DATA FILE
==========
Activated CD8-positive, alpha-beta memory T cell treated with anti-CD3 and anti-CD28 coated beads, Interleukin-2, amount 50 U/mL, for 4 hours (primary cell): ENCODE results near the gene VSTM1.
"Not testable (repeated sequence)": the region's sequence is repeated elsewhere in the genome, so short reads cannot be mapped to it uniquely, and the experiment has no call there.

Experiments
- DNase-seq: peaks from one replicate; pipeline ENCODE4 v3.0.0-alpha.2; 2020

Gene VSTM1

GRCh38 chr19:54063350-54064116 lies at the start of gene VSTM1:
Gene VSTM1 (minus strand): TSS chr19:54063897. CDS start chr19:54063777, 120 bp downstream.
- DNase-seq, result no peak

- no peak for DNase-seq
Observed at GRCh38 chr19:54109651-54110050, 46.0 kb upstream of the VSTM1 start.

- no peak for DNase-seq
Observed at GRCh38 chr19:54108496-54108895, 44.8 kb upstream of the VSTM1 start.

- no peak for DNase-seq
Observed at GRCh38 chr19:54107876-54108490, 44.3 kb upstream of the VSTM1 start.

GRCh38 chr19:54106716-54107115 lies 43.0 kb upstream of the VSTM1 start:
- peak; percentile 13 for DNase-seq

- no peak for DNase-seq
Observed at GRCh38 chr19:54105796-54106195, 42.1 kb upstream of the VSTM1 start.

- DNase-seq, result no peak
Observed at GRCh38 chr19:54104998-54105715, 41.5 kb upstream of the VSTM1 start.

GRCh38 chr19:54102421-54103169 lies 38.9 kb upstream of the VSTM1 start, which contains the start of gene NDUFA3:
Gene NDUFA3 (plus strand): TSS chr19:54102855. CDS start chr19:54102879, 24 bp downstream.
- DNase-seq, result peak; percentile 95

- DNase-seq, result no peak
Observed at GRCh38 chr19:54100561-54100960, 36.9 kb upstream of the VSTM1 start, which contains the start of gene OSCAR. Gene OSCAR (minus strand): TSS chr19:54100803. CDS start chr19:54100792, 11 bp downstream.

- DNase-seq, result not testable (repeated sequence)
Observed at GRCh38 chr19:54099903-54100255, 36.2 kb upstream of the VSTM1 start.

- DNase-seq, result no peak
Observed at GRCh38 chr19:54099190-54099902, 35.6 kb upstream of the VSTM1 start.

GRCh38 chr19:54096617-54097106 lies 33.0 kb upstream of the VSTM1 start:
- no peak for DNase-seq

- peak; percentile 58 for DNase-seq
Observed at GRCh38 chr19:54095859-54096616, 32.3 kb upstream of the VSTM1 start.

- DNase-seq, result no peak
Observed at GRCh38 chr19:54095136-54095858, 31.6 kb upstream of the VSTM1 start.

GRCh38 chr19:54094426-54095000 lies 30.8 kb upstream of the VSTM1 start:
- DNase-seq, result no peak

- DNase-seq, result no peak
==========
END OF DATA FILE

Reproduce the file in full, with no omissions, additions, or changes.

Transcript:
Activated CD8-positive, alpha-beta memory T cell treated with anti-CD3 and anti-CD28 coated beads, Interleukin-2, amount 50 U/mL, for 4 hours (primary cell): ENCODE results near the gene VSTM1.
"Not testable (repeated sequence)": the region's sequence is repeated elsewhere in the genome, so short reads cannot be mapped to it uniquely, and the experiment has no call there.

Experiments
- DNase-seq: peaks from one replicate; pipeline ENCODE4 v3.0.0-alpha.2; 2020

Gene VSTM1

GRCh38 chr19:54063350-54064116 lies at the start of gene VSTM1:
Gene VSTM1 (minus strand): TSS chr19:54063897. CDS start chr19:54063777, 120 bp downstream.
- DNase-seq, result no peak

- no peak for DNase-seq
Observed at GRCh38 chr19:54109651-54110050, 46.0 kb upstream of the VSTM1 start.

- no peak for DNase-seq
Observed at GRCh38 chr19:54108496-54108895, 44.8 kb upstream of the VSTM1 start.

- no peak for DNase-seq
Observed at GRCh38 chr19:54107876-54108490, 44.3 kb upstream of the VSTM1 start.

GRCh38 chr19:54106716-54107115 lies 43.0 kb upstream of the VSTM1 start:
- peak; percentile 13 for DNase-seq

- no peak for DNase-seq
Observed at GRCh38 chr19:54105796-54106195, 42.1 kb upstream of the VSTM1 start.

- DNase-seq, result no peak
Observed at GRCh38 chr19:54104998-54105715, 41.5 kb upstream of the VSTM1 start.

GRCh38 chr19:54102421-54103169 lies 38.9 kb upstream of the VSTM1 start, which contains the start of gene NDUFA3:
Gene NDUFA3 (plus strand): TSS chr19:54102855. CDS start chr19:54102879, 24 bp downstream.
- DNase-seq, result peak; percentile 95

- DNase-seq, result no peak
Observed at GRCh38 chr19:54100561-54100960, 36.9 kb upstream of the VSTM1 start, which contains the start of gene OSCAR. Gene OSCAR (minus strand): TSS chr19:54100803. CDS start chr19:54100792, 11 bp downstream.

- DNase-seq, result not testable (repeated sequence)
Observed at GRCh38 chr19:54099903-54100255, 36.2 kb upstream of the VSTM1 start.

- DNase-seq, result no peak
Observed at GRCh38 chr19:54099190-54099902, 35.6 kb upstream of the VSTM1 start.

GRCh38 chr19:54096617-54097106 lies 33.0 kb upstream of the VSTM1 start:
- no peak for DNase-seq

- peak; percentile 58 for DNase-seq
Observed at GRCh38 chr19:54095859-54096616, 32.3 kb upstream of the VSTM1 start.

- DNase-seq, result no peak
Observed at GRCh38 chr19:54095136-54095858, 31.6 kb upstream of the VSTM1 start.

GRCh38 chr19:54094426-54095000 lies 30.8 kb upstream of the VSTM1 start:
- DNase-seq, result no peak

- DNase-seq, result no peak